Thus, while there has been described what are believed to be the preferred embodiments of the disclosure, those skilled in the art will recognize that other and further modifications may be made thereto without departing from the spirit of the disclosure, and it is intended to claim all such changes and modifications as fall within the scope of the disclosure. For example, any formulas given above are merely representative of procedures that may be used. Functionality may be added or deleted from the block diagrams and operations may be interchanged among functional blocks. Steps may be added or deleted to methods described within the scope of the present disclosure.
1. A dual-source wavelength selective switch comprising:
- a) a first source comprising a first plurality of ports and carrying a first group of beams and a second source comprising a second plurality of ports and carrying a second group of beams;
- b) a first and second polarizing port selecting module element, the first source transmitting a plurality of beams from the first group of beams to the first polarizing port selecting module element and the second source transmitting a plurality of beams from the second group of beams to the second polarizing port selecting module element, the first and second polarizing port selecting module elements generating a respective first and second output beam that are orthogonally polarized;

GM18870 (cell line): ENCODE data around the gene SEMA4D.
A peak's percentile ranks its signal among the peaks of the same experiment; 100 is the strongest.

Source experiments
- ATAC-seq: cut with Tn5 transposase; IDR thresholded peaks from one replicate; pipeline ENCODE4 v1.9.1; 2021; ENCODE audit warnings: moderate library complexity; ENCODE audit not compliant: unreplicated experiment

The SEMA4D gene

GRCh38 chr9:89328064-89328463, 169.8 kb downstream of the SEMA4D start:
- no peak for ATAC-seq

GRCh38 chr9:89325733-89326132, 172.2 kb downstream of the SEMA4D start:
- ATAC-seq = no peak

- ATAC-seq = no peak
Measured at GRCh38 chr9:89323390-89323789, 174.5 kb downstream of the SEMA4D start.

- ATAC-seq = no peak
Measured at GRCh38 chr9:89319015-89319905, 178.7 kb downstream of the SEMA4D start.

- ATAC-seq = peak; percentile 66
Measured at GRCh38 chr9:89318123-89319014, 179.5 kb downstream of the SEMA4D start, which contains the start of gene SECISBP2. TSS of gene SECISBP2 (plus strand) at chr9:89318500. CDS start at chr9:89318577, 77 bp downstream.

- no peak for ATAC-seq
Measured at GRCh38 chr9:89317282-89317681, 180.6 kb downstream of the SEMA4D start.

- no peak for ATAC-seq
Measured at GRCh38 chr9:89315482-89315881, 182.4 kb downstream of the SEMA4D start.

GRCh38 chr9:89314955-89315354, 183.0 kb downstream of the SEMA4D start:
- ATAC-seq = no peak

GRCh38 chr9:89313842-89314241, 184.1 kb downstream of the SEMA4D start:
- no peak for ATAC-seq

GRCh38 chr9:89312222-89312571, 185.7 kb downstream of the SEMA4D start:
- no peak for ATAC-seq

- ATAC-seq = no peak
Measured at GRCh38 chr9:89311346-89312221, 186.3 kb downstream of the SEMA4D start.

- c) a first beam confining module coupled to the first and second polarizing port selecting module elements, the first beam confining module confining and realigning the first and second output beam that are orthogonally polarized along a direction of propagation to generate confined and realigned orthogonally polarized beams;
- d) a collimating element positioned in the path of the confined and realigned orthogonally polarized beams;
- e) a wavelength dispersive element positioned in the path of the confined and realigned orthogonally polarized beams for spatially dispersing individual wavelength channels;
- f) a focusing element positioned in the path of the confined and realigned orthogonally polarized beams for focusing the beams;
- g) a first polarization beam splitter coupled to the focusing element for separating at least one of the first and second output beams that are orthogonally polarized into first and second orthogonal polarization components; and
- h) a processing device positioned in the path of the confined and realigned orthogonally polarized beams that includes a series of independent wavelength processing elements for separately processing each of the spatially dispersed individual wavelength channels thereby steering the spatially dispersed individual wavelength channels along predetermined paths such that the first source is configured to switch an optical beam from one of the first plurality of ports to another one of the first plurality of ports and independently the second source is configured to switch an optical beam from one of the second plurality of ports to another one of the second plurality of ports.
2. The dual-source wavelength selective switch of claim 1 wherein the confined and realigned first and second output beam that are orthogonally polarized along the direction of propagation propagate parallel to each other.